Answering Your Airflow and Ductwork Questions: Part One
1. What do the different types of pressure measurements mean for airflow in ductwork?
- The basic behavior of airflow: it always travels through the past of least resistance, from higher pressures to lower pressures.
- STATIC PRESSURE: potential pressure exerted in all directions in the ductwork with no airflow, measured with a manometer. It can also be positive (pressure outward on the duct) or negative (pressure pulling inward on the duct)
- VELOCITY PRESSURE: pressure necessary to move air through the ductwork at a certain velocity. Further, this is kinetic energy, and the pressure is in the direction of the airflow.
- TOTAL PRESSURE: a calculation of system static pressure and velocity pressure (the formula is TP=SP+VP). It can be positive or negative. It is the overall energy content of the air stream.
2. When we do our airflow calculations to determine our fan size, what’s the difference between SCFM and ACFM?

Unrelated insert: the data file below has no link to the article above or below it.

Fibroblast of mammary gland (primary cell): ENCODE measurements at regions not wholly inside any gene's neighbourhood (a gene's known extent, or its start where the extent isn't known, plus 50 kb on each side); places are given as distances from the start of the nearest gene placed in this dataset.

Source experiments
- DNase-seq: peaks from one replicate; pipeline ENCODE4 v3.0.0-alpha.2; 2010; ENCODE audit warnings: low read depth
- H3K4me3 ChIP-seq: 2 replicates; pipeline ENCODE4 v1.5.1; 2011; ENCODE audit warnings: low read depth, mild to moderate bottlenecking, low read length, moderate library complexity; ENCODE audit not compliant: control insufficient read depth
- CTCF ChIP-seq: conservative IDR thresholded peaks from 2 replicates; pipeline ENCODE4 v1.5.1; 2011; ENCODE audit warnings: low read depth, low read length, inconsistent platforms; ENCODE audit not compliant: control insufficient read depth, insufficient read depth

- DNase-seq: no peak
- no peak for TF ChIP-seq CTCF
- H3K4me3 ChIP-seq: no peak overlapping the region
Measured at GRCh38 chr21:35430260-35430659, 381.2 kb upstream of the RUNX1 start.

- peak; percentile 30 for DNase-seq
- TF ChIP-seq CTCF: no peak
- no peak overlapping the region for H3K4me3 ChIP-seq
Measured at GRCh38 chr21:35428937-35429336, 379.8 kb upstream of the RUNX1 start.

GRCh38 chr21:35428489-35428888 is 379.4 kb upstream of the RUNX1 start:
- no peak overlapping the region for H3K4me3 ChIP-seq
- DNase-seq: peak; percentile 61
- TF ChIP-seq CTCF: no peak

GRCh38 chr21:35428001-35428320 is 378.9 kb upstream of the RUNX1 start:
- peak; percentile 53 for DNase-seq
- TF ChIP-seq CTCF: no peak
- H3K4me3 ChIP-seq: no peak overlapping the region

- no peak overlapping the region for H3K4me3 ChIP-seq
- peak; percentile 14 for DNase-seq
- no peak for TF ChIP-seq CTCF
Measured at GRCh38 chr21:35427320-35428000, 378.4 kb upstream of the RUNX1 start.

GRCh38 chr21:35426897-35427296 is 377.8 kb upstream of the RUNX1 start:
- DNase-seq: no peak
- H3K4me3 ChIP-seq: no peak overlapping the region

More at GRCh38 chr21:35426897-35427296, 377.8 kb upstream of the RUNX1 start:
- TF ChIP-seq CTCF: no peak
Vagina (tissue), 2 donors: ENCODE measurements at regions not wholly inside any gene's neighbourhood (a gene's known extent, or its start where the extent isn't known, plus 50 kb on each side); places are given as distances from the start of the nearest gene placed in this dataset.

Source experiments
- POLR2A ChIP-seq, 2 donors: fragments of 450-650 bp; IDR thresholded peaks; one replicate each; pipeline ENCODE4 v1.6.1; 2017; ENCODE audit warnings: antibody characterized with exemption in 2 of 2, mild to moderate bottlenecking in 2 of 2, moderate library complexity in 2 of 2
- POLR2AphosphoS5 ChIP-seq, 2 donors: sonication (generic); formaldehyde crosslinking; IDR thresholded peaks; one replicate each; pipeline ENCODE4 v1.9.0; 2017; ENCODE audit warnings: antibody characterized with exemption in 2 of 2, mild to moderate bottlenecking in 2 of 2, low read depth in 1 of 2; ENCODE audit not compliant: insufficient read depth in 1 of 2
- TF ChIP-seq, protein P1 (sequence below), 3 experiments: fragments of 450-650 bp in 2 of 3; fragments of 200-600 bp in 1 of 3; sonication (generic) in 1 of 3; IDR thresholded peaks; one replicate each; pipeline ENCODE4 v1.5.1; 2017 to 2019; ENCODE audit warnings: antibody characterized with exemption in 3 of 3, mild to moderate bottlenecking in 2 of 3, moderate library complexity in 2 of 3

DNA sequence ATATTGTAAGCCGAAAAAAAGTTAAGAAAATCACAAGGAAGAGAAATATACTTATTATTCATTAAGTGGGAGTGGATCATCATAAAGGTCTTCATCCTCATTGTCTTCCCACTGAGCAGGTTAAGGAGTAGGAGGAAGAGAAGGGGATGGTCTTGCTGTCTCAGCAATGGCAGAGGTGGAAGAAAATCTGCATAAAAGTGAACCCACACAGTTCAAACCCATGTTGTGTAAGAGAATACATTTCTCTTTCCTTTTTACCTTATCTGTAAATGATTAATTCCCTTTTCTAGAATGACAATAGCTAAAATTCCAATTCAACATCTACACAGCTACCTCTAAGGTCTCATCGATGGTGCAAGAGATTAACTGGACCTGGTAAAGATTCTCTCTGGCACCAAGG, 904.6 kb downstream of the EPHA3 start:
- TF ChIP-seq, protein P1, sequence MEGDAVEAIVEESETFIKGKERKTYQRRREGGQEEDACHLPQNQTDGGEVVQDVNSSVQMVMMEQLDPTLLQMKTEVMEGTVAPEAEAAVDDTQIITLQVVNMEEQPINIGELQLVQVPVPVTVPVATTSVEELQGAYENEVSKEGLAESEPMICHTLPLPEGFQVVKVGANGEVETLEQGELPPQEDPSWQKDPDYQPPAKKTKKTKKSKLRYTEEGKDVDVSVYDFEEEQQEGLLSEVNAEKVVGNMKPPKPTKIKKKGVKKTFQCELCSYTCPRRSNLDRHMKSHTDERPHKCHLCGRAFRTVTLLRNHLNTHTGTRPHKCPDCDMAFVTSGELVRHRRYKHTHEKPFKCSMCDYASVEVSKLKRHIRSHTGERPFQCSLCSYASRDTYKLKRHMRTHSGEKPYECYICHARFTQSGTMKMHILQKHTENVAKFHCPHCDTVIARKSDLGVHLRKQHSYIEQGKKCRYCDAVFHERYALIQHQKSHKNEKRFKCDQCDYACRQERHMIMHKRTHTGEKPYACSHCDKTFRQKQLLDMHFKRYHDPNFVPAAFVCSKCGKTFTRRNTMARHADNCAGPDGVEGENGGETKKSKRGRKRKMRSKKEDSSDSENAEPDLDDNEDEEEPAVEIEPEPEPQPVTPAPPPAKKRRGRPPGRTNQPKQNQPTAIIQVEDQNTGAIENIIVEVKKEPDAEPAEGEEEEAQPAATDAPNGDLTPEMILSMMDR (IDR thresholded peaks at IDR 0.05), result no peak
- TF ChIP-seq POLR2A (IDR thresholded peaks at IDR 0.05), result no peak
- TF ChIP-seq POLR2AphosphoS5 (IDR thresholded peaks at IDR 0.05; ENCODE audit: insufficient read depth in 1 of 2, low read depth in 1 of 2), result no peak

- SCFM is Standard Cubic Feet per Minute. This is a measurement based on a standard temperature and air pressure.
- Temperature and air pressure can be significantly different in different areas (e.g. higher altitude, cold or hot climate, high humidity). Then can also vary in different applications (high/low temperature or humidity applications).
- ACFM is Actual Cubic Feet per Minute. This is a measurement of the actual airflow conditions that your system will be operating under.
- Fan manufacturers are able to make these airflow calculations. However, they need to be provided with accurate data about temperature and humidity conditions in your application.
3. What is conveying velocity and why is it important?
- The unit of measurement for conveying velocity is feet per minute (FPM). It is the required velocity to pick up dust in the air stream and move it through the ductwork.
- It is calculated by the CFM at the point of capture and the square foot cross-section of the ductwork.
- This is extremely important because if the conveying velocity drops too low at any point in the dust transport, the dust will drop out of the airflow.
- There are a variety of tables to help engineers calculate the minimum conveying velocity for different kinds of dust.
- Combustible materials might need a higher minimum conveying velocity. This is because an accumulation of this material in the ductwork could cause a deflagration or dust explosion.